Most business owners invest an incredible amount of time, effort, and money in operating a business.
When interested buyers inquire about the possibility of purchasing a business, it is critical for the owner of the business not to provide any confidential information to a prospective purchaser until that party has signed a well-written business sale non-disclosure agreement (also known as the NDA).
It is equally important for business owners to ensure that employees and third parties who are connected with the business are prohibited from improperly using or disclosing any confidential or proprietary information of the business (e.g. customer lists, trade secrets, and financial statements).
When selling a business NDA’s should be the first line of defense to protect one of the most valuable assets of a business — proprietary information.
There are many types of Non-Disclosure agreements. Today we look at the use of a business owner’s non-disclosure agreement in connection with selling a business.
Without a signed NDA, a potential buyer of a business (the receiving party) has no legal obligation to refrain from using or disclosing the valuable proprietary information of that business. Without an NDA in place, a potential buyer can use confidential information in a competing business or share that information with competitors and others.
The NDA needs to outline the many different types of confidential information of a business it is protecting. It should include all information or data of a business, including oral, electronic media and print that is disclosed by a potential seller to a potential buyer on or after the date the parties sign the confidentiality agreement.
When selling a business, the non-disclosure agreement will not protect information that a seller provides to a potential buyer before the date the confidentiality agreement is signed. It is therefore important for a seller to have a signed confidentiality agreement in place before they provide any information to a potential buyer.
Below are some of the information, focus, and timing business sellers may want to consider when providing confidential information.
These are a few of the items that business owners should consider when creating an NDA. Each business is different, and each has different information to protect. Working with an experienced lawyer will not only help to ensure that a business owner has protected themselves from confidential information regarding their business becoming public knowledge but also provides a form of recourse in case a buyer does not respect the terms of the NDA.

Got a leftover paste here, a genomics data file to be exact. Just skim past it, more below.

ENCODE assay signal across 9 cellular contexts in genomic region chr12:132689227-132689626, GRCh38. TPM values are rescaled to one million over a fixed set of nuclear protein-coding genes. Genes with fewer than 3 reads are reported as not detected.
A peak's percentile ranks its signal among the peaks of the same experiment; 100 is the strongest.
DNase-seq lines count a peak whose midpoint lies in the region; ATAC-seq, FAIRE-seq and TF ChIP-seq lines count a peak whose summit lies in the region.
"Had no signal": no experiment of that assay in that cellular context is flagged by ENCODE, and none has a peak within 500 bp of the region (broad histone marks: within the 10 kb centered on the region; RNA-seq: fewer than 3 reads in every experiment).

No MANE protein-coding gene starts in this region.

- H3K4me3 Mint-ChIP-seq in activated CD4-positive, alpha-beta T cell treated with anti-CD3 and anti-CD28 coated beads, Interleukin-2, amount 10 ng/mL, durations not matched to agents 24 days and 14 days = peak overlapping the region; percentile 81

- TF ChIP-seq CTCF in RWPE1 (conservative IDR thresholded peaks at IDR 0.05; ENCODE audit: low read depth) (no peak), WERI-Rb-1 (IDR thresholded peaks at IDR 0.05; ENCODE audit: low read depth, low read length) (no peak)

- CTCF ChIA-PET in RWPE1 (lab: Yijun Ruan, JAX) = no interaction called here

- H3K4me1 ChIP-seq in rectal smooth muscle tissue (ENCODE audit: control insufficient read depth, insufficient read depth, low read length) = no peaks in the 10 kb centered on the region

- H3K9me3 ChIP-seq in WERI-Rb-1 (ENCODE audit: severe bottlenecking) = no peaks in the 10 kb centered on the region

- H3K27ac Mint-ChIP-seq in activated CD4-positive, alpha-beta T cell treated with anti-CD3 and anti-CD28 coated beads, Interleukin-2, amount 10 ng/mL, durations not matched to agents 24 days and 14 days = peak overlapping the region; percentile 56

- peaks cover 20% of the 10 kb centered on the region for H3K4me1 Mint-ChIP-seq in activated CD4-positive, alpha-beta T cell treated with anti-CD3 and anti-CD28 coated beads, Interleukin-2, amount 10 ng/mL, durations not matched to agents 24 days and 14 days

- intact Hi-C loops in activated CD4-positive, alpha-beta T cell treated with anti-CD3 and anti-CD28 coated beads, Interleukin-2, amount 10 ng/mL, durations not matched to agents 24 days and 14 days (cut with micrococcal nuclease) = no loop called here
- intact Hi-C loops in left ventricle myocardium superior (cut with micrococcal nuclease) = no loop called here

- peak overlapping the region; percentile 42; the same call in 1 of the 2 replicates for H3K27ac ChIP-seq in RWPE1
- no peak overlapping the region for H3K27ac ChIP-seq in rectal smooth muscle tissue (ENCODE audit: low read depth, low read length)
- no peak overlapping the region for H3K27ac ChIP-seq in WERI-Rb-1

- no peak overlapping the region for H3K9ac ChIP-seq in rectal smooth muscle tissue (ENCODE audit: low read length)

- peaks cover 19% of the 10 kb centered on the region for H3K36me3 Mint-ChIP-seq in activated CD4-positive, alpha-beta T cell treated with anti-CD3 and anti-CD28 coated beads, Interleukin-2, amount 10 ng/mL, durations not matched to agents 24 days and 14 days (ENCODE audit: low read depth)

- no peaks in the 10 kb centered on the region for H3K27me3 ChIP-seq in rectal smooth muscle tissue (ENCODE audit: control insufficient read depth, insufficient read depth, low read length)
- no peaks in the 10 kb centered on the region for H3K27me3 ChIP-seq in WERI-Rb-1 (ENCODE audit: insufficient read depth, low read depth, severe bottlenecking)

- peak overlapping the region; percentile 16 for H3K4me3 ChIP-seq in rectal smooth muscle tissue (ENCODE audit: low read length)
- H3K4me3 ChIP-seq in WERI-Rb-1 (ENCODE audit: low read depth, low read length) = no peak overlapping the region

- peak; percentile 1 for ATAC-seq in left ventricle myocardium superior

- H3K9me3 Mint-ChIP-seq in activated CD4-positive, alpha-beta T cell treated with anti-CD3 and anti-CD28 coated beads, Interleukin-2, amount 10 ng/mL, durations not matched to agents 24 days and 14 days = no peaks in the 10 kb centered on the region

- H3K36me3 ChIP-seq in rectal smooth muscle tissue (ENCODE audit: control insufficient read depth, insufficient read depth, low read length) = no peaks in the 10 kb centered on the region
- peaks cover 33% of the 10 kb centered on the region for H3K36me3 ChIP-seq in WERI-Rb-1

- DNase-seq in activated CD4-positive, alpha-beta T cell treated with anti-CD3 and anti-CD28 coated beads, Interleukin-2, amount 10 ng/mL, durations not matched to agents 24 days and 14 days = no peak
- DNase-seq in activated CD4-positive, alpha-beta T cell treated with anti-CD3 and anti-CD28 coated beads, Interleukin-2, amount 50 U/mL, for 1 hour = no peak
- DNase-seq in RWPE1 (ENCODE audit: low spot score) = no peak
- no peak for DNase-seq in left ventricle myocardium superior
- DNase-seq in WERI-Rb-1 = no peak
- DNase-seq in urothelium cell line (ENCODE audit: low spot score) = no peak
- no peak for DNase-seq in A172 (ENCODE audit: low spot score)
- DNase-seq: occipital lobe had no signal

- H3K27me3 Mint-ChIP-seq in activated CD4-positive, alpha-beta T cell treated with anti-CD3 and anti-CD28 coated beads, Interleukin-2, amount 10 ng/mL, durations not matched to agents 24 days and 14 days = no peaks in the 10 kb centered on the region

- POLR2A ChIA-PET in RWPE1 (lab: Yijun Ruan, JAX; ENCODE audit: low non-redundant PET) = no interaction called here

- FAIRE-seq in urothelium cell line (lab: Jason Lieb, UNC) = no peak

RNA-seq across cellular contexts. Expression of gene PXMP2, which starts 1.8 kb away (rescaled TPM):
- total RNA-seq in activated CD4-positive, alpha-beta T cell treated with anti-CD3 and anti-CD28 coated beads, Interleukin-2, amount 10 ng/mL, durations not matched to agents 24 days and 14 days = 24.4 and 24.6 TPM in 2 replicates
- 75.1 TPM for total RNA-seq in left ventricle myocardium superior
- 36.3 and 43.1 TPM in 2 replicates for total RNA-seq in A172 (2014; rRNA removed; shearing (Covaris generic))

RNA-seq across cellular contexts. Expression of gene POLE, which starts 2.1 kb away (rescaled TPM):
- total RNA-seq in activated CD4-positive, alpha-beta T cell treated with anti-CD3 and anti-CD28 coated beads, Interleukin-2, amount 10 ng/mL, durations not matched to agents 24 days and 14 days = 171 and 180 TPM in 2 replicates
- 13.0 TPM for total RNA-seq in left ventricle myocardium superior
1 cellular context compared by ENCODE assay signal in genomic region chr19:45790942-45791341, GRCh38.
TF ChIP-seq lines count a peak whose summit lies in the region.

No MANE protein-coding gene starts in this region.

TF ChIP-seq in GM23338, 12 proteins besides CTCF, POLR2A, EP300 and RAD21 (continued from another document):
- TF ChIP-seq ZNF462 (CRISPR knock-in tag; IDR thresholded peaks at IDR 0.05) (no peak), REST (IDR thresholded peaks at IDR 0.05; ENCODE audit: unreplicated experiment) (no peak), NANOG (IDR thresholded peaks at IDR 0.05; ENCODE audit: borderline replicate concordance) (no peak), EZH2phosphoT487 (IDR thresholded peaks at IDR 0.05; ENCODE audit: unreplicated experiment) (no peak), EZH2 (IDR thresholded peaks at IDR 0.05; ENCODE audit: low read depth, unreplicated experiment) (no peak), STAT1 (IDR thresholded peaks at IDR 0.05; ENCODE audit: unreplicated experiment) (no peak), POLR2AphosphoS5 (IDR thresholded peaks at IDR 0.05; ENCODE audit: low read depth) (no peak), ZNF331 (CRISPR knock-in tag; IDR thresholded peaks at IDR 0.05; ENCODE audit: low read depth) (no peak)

Providing any confidential information without an NDA in place is extremely risky for the seller, and in such cases, the seller should only initially disclose to the buyer such information that truly is not confidential in nature.
A well thought out NDA should be crafted “prior” to the business being marketed for sale.
“Keeping it Simple” provides weekly insight designed to help business owners understand the journey of selling a business.
In the world of business buying & selling in plain English, due diligence means doing your homework.
Unfortunately, it is not uncommon for me to hear from a business owner who did not do their homework leading up to the purchase of a business and now are needing my help to try and sell a business that has not done so well under their guidance.
There are many areas new business buyers may want to focus on before finalizing a business sale.
Some of which are:
Ego. I am taken back when speaking with potential business buyers on how once they purchase a business, the significant changes to the dynamics of the business operation they are going to make. Many go as far as thinking they are much better equipped in running the business than the people who they are purchasing the business from.
Skillset. Many business buyers overestimate their overall importance to success of the company they are/were currently employed at. You may be the best marketer in the world, but if you have limited experience in bookkeeping, protocol’s, administrative duties, handling of employees and dealing directly with client’s, chances are good that your business will suffer.
The overall health of the business aside from the financials.
Mentorship. During and up to the completion of a business sale, much of a buyer’s time is spent away from the business meeting landlords, bankers, and setting up licensing etc., leaving little time for actual training. New business buyers should spend more time during the due diligence process learning about the business’s history, the challenges (and solutions) the current business experienced during business ownership, and their philosophies behind the operations of the business itself.
As one recent client told me. My bank and I knew everything about the financials and the assets of the business that I was buying. But honestly, I knew little about the business itself the day I put the key in the door as the new owner. If I had to do it over all over again, I would put a lot more effort and energy into learning how to run the business and less into the financials. The financials gave me insight into historically how the business performed under the old ownership but did little in helping me with the continued success of the business moving forward..
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The Affordable Business Partner is a private consulting, marketing and introduction company. We neither warranty nor make any representations as to the outcome of a business sale or business investments. The Affordable Business Partner is a division of First Step Business & Franchise Consulting Inc. All Rights Reserved.
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